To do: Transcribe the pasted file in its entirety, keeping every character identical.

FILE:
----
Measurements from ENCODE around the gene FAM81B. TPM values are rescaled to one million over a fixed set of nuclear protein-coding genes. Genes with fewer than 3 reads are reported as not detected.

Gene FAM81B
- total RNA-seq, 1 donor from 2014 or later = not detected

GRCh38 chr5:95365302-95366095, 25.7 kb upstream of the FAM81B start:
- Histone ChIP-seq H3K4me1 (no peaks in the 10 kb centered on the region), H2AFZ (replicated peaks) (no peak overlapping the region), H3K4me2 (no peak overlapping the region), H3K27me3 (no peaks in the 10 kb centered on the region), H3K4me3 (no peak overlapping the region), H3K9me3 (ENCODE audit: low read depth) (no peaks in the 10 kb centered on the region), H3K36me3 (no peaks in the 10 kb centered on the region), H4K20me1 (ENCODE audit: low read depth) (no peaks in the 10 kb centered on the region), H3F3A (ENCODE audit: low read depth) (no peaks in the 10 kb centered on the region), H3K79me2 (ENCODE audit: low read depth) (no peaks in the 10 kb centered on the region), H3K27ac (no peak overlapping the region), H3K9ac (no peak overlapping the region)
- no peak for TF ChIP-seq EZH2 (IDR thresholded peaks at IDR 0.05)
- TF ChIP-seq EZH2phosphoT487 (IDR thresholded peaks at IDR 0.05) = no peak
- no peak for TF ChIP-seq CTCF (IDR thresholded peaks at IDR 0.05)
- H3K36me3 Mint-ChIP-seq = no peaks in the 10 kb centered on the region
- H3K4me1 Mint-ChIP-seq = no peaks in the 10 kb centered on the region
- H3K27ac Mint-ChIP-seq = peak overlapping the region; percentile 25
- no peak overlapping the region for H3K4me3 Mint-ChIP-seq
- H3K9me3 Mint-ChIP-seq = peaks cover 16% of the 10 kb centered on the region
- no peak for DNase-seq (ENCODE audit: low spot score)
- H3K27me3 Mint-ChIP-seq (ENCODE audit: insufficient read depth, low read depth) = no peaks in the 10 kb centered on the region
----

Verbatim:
Measurements from ENCODE around the gene FAM81B. TPM values are rescaled to one million over a fixed set of nuclear protein-coding genes. Genes with fewer than 3 reads are reported as not detected.

Gene FAM81B
- total RNA-seq, 1 donor from 2014 or later = not detected

GRCh38 chr5:95365302-95366095, 25.7 kb upstream of the FAM81B start:
- Histone ChIP-seq H3K4me1 (no peaks in the 10 kb centered on the region), H2AFZ (replicated peaks) (no peak overlapping the region), H3K4me2 (no peak overlapping the region), H3K27me3 (no peaks in the 10 kb centered on the region), H3K4me3 (no peak overlapping the region), H3K9me3 (ENCODE audit: low read depth) (no peaks in the 10 kb centered on the region), H3K36me3 (no peaks in the 10 kb centered on the region), H4K20me1 (ENCODE audit: low read depth) (no peaks in the 10 kb centered on the region), H3F3A (ENCODE audit: low read depth) (no peaks in the 10 kb centered on the region), H3K79me2 (ENCODE audit: low read depth) (no peaks in the 10 kb centered on the region), H3K27ac (no peak overlapping the region), H3K9ac (no peak overlapping the region)
- no peak for TF ChIP-seq EZH2 (IDR thresholded peaks at IDR 0.05)
- TF ChIP-seq EZH2phosphoT487 (IDR thresholded peaks at IDR 0.05) = no peak
- no peak for TF ChIP-seq CTCF (IDR thresholded peaks at IDR 0.05)
- H3K36me3 Mint-ChIP-seq = no peaks in the 10 kb centered on the region
- H3K4me1 Mint-ChIP-seq = no peaks in the 10 kb centered on the region
- H3K27ac Mint-ChIP-seq = peak overlapping the region; percentile 25
- no peak overlapping the region for H3K4me3 Mint-ChIP-seq
- H3K9me3 Mint-ChIP-seq = peaks cover 16% of the 10 kb centered on the region
- no peak for DNase-seq (ENCODE audit: low spot score)
- H3K27me3 Mint-ChIP-seq (ENCODE audit: insufficient read depth, low read depth) = no peaks in the 10 kb centered on the region